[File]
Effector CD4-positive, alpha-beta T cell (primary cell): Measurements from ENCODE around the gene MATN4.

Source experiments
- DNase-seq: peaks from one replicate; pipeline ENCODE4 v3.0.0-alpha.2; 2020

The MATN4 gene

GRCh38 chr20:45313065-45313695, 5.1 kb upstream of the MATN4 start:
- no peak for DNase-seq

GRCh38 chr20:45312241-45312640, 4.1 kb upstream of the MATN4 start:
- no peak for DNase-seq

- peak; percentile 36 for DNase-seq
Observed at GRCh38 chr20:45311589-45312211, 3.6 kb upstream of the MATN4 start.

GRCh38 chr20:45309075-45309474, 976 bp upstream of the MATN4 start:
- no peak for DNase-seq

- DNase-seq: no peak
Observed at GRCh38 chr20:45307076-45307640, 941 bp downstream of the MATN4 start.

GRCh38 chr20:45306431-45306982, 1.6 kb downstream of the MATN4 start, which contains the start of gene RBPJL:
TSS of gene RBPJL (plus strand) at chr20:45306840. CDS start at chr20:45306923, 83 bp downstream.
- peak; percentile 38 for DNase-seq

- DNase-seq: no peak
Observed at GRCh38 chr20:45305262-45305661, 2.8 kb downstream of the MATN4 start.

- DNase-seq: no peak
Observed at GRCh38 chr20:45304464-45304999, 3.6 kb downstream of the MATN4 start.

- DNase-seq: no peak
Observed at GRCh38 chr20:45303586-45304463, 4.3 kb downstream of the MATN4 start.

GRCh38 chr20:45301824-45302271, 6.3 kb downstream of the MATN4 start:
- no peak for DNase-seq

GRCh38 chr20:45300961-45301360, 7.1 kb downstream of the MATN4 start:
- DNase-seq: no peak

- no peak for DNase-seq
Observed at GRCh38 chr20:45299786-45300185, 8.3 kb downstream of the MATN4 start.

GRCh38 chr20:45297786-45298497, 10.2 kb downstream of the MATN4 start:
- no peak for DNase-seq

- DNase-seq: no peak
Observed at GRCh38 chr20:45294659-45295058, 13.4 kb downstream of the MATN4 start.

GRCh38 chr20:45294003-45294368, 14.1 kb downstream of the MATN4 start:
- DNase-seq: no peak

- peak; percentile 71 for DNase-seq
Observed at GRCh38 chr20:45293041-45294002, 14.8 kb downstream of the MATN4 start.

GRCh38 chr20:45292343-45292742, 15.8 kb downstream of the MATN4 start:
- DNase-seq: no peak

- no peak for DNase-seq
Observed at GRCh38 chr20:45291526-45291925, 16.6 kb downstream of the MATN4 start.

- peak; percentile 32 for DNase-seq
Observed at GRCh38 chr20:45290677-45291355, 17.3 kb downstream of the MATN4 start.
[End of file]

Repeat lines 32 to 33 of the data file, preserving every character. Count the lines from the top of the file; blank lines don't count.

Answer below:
- DNase-seq: no peak
Observed at GRCh38 chr20:45294659-45295058, 13.4 kb downstream of the MATN4 start.